More than 85 percent of shops across Greece remained closed on Sunday, said the National Confederation of Greek Commerce (ESEE) which opposes reforms demanded by the country’s international creditors.
In comments made Monday, ESEE president Vassilis Korkidis said that the majority of business owners had heeded the confederation’s call to boycott the measure, adding that protest action prevented the operation of several retail chains.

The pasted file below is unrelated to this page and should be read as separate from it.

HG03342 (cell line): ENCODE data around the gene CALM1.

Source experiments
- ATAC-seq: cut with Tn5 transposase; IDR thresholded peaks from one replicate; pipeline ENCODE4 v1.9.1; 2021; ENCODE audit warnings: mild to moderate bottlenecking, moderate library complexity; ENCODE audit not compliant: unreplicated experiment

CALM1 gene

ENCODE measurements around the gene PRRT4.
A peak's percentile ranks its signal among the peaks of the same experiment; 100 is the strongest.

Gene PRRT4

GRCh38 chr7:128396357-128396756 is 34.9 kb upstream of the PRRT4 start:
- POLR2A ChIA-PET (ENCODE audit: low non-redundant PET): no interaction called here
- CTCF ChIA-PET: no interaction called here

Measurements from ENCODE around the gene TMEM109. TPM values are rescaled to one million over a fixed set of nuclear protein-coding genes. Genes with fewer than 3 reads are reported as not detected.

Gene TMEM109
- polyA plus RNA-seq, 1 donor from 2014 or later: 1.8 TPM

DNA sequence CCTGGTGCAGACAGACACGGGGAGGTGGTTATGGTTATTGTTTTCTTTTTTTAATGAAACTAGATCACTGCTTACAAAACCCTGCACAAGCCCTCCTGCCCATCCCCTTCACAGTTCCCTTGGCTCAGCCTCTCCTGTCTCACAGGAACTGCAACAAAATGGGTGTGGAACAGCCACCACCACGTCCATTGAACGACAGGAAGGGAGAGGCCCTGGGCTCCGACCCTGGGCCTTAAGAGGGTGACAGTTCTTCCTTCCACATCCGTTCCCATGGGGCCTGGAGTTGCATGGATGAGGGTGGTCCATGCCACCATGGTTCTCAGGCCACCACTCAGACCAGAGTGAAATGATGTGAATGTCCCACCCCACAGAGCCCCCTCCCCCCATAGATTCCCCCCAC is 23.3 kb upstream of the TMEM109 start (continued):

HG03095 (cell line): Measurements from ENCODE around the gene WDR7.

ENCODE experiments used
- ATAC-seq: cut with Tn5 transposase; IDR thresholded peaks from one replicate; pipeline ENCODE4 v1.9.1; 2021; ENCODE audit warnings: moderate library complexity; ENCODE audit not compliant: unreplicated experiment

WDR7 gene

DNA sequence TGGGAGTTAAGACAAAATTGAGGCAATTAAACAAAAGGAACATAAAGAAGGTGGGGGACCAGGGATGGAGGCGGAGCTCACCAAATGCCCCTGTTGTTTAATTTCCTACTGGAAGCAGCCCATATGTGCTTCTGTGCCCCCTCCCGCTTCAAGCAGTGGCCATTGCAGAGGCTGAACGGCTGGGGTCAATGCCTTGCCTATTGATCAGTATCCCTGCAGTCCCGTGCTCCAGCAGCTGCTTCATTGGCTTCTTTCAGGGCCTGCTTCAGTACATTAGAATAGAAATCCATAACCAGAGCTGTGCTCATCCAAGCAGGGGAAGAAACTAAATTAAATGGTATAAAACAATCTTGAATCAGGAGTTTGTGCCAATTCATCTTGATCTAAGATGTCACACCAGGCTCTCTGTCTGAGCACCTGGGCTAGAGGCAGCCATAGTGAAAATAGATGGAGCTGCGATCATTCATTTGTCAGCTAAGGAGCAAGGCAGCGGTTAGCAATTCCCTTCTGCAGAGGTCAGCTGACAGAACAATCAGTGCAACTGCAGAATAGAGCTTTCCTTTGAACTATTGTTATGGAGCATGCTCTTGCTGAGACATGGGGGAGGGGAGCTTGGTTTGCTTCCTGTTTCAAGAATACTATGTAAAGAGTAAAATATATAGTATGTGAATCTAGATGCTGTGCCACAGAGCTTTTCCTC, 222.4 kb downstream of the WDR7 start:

“However, the most deafening response came from the absence of consumers who turned their back on those who deliberately announced that shops would be open on Sunday across Greece,” Korkidis said.
In the Greek capital, hundreds of people protested against plans to increase Sunday trading hours in a rally held by the Communist Party-affiliated union PAME and groups representing small- and medium-sized businesses (SMEs).
Extending Sunday trading is one of a list of demands by Greece’s lenders, and must be approved by Parliament by mid-May. Shops are currently compelled to open on the first Sunday of every month. The reform would raise the number of Sundays from 12 times a year to 30.
Unions have called a 24-hour general strike on May 17.